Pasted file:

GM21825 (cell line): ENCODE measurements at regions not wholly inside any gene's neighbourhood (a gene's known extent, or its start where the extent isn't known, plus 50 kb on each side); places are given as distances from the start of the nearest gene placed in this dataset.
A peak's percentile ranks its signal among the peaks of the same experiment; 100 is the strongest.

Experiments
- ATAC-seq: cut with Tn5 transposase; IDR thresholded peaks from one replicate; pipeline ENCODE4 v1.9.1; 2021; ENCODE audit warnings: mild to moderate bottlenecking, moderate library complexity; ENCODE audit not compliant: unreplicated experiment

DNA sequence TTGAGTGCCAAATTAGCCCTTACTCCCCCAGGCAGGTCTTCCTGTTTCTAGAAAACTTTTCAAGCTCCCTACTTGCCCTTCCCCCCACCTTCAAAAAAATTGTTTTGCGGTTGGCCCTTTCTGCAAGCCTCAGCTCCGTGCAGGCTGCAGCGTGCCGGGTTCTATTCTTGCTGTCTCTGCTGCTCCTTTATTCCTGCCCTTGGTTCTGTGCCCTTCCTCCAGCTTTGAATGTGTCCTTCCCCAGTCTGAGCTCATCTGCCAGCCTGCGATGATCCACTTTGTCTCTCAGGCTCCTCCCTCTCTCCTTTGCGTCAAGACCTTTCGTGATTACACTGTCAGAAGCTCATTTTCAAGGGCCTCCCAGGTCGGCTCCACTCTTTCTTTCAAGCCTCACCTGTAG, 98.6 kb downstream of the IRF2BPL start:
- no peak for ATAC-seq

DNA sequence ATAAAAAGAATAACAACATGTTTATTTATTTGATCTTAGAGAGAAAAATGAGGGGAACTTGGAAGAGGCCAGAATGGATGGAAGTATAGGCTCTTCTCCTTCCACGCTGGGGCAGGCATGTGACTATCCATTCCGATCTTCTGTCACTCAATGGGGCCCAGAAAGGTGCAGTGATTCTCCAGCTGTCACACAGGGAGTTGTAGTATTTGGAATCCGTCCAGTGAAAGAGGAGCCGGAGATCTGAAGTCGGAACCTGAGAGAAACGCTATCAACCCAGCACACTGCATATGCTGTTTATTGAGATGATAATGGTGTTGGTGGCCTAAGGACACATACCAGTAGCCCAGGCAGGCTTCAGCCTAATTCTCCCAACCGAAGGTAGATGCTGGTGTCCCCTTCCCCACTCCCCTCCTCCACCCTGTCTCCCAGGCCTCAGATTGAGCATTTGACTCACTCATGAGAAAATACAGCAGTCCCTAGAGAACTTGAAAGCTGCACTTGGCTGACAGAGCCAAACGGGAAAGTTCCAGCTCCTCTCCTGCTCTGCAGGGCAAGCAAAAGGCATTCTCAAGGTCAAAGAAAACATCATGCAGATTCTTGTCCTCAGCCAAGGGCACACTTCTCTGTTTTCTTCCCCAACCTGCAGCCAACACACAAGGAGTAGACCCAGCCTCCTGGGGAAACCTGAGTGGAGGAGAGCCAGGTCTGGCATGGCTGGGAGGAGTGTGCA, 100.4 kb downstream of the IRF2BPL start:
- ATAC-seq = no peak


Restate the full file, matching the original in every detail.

GM21825 (cell line): ENCODE measurements at regions not wholly inside any gene's neighbourhood (a gene's known extent, or its start where the extent isn't known, plus 50 kb on each side); places are given as distances from the start of the nearest gene placed in this dataset.
A peak's percentile ranks its signal among the peaks of the same experiment; 100 is the strongest.

Experiments
- ATAC-seq: cut with Tn5 transposase; IDR thresholded peaks from one replicate; pipeline ENCODE4 v1.9.1; 2021; ENCODE audit warnings: mild to moderate bottlenecking, moderate library complexity; ENCODE audit not compliant: unreplicated experiment

DNA sequence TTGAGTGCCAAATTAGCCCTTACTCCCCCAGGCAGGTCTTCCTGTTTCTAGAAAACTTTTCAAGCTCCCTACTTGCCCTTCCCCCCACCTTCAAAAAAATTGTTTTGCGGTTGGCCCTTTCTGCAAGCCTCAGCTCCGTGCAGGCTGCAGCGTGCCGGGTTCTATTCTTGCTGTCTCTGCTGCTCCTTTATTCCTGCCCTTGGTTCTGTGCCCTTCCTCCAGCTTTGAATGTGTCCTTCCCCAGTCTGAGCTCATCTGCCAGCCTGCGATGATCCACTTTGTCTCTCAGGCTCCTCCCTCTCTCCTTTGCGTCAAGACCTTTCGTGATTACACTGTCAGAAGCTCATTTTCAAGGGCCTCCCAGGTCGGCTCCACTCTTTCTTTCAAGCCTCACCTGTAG, 98.6 kb downstream of the IRF2BPL start:
- no peak for ATAC-seq

DNA sequence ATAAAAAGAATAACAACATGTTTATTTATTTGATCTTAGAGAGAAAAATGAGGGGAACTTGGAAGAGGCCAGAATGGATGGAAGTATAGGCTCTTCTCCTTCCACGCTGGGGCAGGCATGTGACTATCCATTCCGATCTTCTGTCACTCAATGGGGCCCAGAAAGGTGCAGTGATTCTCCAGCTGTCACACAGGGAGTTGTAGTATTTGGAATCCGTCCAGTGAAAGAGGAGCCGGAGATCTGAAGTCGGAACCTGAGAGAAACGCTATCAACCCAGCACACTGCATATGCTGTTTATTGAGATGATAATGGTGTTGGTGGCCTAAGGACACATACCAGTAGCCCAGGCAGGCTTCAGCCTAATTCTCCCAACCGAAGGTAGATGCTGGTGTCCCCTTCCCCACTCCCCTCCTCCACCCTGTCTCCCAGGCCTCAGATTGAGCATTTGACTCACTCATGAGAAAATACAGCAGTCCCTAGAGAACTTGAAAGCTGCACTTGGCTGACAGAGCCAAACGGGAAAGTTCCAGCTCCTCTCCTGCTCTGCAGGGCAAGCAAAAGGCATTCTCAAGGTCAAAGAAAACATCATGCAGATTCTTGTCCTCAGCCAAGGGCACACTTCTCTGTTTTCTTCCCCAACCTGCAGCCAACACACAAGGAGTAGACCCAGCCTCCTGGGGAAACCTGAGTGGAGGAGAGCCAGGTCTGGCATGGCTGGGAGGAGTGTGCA, 100.4 kb downstream of the IRF2BPL start:
- ATAC-seq = no peak